Topical and Oral Treatment of Chronic Otitis Media With Ciprofloxacin A
Silvano Esposito, MD; Gioacchino D'Errico, MD; Carmine Montanaro, MD
\s=b\ The clinical and bacteriological efficacy of ciprofloxacin was studied in three groups composed of 20 patients each, all of whom were affected by chronic otitis media in the acute stage. Ciprofloxacin was randomly administered according to the following schedules for 5 to 10 days: 250 mg orally twice a day (group A); 3 drops (250 \g=m\g/mL in saline solution) locally twice a day (group B); and both of the previous treatments twice a day (group C). A high percentage of favorable clinical response (100% and 95%) and bacteriological eradication (95% and 85%) was observed in groups B and C. A low percentage of patients (65% and 40%) were clinically and bacteriologically cured by the oral therapy (group A). No worsening of the audiometric and vestibular function was observed after local therapy. The results of this preliminary study suggest that the use of topical ciprofloxacin is effective in curing chronic otitis media, even when it is caused by Pseudomonas (47% of the total bacterial detections).
(Arch Otolaryngol Head Neck Surg. 1990;116:557-559)
Accepted for publication September 19,1989. From the Clinics of Infectious Diseases (Dr Esposito) and Otolaryngology (Drs D'Errico and Montanaro), University of Naples (Italy). Reprint requests to Clinic of Infectious Diseases, University of Naples, Ospedale Ges\l=u`\e Maria, Via D. Cotugno 1, 80135 Naples, Italy (Dr
Suppuratiby vpurulent e ized
PATIENTS AND METHODS Patients
processes character¬ otorrhea are very
frequently and recurrently observed in patients affected by chronic otitis me¬ dia (COM), and bacterial responsibil¬ ity in these processes is certain. Gram-positive and gram-negative aerobic, as well as anaerobic, bacteria are in fact involved in the etiology of suppurative COM, with different incidence.14 The frequent detection of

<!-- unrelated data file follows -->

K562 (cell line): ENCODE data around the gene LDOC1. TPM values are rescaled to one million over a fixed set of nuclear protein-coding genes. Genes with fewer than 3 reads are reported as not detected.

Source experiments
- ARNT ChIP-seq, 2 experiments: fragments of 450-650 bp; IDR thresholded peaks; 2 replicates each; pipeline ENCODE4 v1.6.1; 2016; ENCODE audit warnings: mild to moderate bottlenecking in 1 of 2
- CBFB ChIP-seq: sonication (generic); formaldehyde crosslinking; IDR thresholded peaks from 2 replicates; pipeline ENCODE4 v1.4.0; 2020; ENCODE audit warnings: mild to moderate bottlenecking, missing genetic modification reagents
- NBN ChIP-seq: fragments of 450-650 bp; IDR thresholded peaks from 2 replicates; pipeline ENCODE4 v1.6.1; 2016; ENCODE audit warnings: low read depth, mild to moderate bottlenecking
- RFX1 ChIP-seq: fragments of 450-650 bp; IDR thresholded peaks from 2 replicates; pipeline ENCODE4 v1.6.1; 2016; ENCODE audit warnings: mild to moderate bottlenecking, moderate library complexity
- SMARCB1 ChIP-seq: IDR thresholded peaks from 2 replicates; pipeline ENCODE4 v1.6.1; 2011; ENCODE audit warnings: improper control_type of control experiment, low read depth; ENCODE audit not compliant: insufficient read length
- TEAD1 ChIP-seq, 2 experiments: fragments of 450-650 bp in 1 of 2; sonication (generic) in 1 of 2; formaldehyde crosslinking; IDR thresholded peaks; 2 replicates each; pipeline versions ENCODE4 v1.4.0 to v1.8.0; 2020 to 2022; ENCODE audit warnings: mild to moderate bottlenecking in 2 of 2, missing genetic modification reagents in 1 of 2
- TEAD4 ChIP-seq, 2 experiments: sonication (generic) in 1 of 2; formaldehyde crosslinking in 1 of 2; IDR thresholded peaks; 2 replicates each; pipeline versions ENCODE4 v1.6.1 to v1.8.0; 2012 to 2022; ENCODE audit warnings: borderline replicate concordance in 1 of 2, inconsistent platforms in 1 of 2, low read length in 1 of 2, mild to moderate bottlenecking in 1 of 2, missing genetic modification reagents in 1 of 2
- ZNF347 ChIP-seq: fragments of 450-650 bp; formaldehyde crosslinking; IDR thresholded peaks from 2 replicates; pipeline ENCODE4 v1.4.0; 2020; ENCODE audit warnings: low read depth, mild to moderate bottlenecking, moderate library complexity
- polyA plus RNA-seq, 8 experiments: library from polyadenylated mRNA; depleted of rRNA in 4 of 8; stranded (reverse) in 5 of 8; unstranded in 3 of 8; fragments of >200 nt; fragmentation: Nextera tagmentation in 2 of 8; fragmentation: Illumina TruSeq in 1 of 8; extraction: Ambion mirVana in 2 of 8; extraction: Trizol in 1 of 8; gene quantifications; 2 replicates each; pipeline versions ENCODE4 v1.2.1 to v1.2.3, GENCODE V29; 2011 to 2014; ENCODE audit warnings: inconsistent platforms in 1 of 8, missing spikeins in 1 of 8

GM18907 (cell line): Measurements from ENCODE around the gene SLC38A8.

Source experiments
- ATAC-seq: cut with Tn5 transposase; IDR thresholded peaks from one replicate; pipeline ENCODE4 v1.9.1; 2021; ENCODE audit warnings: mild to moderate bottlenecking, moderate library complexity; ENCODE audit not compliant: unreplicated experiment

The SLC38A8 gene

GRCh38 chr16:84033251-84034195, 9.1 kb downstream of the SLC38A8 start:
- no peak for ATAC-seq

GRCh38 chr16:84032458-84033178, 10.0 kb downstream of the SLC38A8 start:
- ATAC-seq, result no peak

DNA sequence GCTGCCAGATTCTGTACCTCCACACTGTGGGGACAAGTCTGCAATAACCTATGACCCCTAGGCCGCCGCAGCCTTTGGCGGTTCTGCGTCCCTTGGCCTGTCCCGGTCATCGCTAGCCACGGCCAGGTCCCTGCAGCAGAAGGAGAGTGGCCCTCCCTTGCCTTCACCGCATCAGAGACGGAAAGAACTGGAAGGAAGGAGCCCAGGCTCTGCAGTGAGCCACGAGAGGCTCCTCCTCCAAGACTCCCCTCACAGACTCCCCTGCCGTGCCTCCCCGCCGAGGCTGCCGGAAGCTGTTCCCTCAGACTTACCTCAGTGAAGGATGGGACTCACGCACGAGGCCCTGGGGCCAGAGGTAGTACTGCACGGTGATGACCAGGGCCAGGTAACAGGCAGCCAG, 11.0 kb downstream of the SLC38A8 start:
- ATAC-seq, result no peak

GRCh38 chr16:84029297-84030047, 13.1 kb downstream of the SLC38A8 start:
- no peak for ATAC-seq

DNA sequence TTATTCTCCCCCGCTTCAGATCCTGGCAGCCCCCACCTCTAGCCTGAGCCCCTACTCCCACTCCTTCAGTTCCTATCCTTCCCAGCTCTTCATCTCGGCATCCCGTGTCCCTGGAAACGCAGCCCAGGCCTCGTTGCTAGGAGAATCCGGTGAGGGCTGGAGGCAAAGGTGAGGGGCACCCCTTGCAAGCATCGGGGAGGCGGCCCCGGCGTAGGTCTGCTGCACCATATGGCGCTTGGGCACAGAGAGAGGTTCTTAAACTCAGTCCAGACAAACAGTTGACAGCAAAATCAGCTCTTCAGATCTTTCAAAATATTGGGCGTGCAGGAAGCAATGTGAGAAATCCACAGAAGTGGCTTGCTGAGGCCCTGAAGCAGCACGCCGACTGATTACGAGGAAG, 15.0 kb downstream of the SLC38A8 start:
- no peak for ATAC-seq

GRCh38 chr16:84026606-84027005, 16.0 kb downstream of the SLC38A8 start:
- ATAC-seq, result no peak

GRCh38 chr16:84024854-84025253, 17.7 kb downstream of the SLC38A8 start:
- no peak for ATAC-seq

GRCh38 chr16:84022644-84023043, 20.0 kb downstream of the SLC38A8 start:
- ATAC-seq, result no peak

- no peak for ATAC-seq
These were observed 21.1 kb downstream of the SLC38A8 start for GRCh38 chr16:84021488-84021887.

Pseudomonas and other multiresistant bacteria and the possible low con¬ centrations of antibiotics in the middle ear are probably responsible for the frequent failures following empirical therapy with conventional antibacte¬ rial agents. To date, the epidemiologi¬ ca! findings in suppurative otitis fre¬ quently suggest treatment with anti¬ biotics that also include Pseudomonas in their antibacterial spectrum, such as aminoglycosides. However, these antibiotics cannot be recommended, especially for local instillation, be¬ cause of the high risk of ototoxicity.57 The aim of the present preliminary study was to evaluate the therapeutic efficacy and tolerability of ciprofloxa¬ cin, which is a particularly active nontoxic drug against Pseudomonas, orally or topically administered in the treatment of COM in the acute stage.
Sixty adult patients (31 men, 29 women) affected by suppurative COM were included in the study. Data concerning the patients' demographic characteristics are reported in Table 1. All patients were affected by mild or moderate COM in the acute stage without choiesteatoma or mastoiditis. Table 1.—Patients' Demographic Characteristics Sex Mean
Drugs Cephalosporins Lincomycin
No. of Patients 13 6
Tetracycline Neomycin/colistin sulfate* Othersf
'Local drops. tGentamicin, netilmicin sulfate, erythromycin, miokamycin, and sulfamethoxazole/trlmethoprim.